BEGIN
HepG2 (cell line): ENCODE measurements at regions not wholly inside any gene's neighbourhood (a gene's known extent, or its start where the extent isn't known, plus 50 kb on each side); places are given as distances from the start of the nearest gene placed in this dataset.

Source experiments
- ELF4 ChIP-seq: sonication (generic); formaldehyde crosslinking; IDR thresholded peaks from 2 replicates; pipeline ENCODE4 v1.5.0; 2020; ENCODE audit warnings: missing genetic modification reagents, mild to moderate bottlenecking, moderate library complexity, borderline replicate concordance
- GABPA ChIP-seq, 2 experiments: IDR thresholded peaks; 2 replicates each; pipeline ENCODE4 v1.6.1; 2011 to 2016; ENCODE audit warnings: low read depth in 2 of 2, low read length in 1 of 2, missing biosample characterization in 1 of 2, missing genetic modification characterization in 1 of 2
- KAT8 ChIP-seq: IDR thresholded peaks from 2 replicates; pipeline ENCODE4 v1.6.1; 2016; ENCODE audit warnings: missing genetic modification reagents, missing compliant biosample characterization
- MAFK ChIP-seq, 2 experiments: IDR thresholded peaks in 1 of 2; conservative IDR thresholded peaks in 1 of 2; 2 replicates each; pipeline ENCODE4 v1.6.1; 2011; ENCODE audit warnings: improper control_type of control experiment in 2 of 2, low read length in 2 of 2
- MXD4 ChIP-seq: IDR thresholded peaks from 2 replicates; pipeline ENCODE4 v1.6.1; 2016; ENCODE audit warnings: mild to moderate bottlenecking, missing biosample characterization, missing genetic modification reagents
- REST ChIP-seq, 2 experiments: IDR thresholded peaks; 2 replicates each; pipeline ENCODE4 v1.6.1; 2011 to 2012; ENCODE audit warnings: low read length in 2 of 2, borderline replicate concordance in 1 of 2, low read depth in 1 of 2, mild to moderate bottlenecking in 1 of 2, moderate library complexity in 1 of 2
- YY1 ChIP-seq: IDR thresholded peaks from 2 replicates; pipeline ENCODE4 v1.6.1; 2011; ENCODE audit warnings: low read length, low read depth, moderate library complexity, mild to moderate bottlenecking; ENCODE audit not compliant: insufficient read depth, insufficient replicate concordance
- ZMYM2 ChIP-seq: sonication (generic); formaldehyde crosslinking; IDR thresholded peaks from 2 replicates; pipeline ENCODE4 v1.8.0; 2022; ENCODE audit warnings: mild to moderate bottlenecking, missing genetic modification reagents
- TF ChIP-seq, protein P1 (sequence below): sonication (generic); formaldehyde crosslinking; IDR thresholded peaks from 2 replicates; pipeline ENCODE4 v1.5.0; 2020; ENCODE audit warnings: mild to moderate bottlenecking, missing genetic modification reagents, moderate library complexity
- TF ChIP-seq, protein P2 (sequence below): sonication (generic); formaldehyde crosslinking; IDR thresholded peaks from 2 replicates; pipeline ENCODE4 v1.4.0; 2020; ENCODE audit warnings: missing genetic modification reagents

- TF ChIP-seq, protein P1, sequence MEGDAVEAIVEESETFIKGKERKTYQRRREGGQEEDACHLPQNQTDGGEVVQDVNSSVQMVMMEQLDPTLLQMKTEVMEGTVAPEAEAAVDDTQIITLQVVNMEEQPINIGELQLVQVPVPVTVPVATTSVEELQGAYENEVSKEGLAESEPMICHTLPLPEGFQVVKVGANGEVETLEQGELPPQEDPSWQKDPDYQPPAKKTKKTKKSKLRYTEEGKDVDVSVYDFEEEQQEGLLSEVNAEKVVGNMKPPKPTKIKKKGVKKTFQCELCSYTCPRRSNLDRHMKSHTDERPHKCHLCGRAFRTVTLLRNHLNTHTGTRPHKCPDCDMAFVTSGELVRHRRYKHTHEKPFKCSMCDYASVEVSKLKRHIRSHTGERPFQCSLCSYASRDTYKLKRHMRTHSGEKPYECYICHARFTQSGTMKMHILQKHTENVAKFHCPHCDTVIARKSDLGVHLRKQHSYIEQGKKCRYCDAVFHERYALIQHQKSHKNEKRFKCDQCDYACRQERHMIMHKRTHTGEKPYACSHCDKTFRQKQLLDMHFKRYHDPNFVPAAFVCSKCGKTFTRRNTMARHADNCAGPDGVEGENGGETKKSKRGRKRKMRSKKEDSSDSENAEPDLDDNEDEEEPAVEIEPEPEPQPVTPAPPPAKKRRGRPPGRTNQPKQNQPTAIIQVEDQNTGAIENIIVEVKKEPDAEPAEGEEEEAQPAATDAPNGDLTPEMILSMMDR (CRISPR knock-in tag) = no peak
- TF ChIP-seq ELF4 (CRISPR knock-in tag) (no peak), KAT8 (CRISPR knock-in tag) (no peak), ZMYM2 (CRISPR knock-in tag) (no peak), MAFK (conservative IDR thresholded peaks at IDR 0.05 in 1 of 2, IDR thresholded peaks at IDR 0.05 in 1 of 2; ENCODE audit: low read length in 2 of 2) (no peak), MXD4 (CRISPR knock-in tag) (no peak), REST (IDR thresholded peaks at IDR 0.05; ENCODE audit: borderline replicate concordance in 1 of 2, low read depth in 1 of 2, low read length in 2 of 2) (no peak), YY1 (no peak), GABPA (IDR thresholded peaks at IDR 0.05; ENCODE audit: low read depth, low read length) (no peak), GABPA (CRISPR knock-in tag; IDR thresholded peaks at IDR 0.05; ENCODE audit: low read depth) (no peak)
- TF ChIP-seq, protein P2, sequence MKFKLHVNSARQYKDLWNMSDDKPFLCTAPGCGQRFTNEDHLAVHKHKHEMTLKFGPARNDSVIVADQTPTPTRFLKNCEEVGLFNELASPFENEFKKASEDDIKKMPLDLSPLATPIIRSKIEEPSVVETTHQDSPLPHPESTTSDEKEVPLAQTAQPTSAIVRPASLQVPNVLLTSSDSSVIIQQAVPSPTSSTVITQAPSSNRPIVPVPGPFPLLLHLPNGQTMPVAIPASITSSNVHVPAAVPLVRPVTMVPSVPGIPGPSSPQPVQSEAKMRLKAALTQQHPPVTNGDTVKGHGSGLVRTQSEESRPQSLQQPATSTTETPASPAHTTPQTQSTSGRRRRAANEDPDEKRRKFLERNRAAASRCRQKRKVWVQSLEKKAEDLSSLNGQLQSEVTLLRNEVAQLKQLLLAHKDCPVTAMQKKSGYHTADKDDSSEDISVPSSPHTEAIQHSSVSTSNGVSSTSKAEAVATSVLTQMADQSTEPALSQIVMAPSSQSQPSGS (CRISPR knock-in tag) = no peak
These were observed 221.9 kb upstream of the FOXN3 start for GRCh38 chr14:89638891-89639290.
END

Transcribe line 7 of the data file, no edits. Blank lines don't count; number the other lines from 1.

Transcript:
- MXD4 ChIP-seq: IDR thresholded peaks from 2 replicates; pipeline ENCODE4 v1.6.1; 2016; ENCODE audit warnings: mild to moderate bottlenecking, missing biosample characterization, missing genetic modification reagents